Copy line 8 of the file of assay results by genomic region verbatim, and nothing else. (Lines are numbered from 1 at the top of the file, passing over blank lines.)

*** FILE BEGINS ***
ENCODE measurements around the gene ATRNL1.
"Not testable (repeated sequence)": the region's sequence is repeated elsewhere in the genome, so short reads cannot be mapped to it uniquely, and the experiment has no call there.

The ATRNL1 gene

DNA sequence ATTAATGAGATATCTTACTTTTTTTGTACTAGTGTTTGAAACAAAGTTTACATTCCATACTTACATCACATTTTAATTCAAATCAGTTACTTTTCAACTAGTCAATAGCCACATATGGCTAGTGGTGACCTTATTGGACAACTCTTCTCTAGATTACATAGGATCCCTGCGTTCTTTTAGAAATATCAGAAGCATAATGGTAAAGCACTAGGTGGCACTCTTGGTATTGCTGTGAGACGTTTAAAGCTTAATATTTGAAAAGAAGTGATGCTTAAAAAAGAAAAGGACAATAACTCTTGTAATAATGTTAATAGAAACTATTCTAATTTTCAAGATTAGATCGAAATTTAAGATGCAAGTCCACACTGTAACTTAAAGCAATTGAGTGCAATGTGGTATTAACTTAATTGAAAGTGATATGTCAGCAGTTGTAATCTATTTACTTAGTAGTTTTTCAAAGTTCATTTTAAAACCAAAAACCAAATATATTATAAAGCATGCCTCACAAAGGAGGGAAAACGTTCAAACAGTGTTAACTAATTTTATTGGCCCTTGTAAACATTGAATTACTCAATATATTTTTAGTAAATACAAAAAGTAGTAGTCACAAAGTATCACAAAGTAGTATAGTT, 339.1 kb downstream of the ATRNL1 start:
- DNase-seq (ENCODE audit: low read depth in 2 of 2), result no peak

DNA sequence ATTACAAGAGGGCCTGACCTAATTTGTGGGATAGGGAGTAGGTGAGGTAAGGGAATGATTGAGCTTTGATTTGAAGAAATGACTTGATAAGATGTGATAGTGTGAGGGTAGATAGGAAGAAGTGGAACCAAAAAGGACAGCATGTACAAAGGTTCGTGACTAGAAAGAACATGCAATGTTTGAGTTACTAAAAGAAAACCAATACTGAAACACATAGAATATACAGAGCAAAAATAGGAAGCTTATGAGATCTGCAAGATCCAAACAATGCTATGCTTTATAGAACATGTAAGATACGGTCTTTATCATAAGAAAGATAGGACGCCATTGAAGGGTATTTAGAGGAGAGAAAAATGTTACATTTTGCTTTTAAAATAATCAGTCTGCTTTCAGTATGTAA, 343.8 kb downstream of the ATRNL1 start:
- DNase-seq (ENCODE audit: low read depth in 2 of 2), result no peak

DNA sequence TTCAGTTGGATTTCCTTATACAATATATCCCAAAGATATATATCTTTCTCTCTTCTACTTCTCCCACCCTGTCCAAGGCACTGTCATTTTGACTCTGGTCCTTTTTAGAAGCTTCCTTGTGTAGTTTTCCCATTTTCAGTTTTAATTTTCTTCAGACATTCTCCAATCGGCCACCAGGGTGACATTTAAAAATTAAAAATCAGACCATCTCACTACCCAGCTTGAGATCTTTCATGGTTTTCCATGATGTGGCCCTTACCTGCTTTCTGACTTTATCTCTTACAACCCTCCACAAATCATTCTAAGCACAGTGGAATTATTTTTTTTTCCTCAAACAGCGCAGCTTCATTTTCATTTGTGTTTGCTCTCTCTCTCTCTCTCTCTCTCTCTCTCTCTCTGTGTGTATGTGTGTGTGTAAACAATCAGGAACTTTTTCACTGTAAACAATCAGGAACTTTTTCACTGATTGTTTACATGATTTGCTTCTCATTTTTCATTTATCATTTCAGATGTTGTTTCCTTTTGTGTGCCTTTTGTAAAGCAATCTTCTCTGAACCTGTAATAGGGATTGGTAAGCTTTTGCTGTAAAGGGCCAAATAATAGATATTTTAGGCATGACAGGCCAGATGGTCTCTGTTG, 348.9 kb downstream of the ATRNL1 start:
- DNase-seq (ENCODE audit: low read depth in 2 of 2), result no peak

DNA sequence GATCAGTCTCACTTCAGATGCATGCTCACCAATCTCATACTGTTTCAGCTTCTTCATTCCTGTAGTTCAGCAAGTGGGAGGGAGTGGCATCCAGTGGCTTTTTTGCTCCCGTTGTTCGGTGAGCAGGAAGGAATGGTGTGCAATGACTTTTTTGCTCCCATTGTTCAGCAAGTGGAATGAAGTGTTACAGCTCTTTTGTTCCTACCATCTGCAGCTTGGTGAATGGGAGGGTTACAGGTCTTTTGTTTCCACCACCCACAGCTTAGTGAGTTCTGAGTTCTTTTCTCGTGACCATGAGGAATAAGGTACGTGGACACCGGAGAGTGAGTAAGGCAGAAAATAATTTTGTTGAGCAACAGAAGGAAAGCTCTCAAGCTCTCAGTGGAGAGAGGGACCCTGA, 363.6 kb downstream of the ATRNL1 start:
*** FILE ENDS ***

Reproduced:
DNA sequence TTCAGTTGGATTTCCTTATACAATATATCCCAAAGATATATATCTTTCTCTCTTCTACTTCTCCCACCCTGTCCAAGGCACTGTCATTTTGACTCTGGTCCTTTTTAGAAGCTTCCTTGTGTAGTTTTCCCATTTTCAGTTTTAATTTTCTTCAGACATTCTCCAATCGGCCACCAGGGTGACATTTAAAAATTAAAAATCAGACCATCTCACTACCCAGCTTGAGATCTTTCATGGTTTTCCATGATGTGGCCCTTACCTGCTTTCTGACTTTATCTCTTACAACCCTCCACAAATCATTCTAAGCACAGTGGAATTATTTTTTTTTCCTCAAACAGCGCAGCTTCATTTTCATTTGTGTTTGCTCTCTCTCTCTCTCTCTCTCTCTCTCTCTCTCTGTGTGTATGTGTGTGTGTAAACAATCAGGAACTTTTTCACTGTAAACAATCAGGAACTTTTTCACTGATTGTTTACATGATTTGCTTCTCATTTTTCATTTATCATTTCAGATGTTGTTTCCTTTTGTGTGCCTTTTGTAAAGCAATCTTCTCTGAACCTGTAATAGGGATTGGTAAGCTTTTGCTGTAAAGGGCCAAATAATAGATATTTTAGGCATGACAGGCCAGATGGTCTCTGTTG, 348.9 kb downstream of the ATRNL1 start: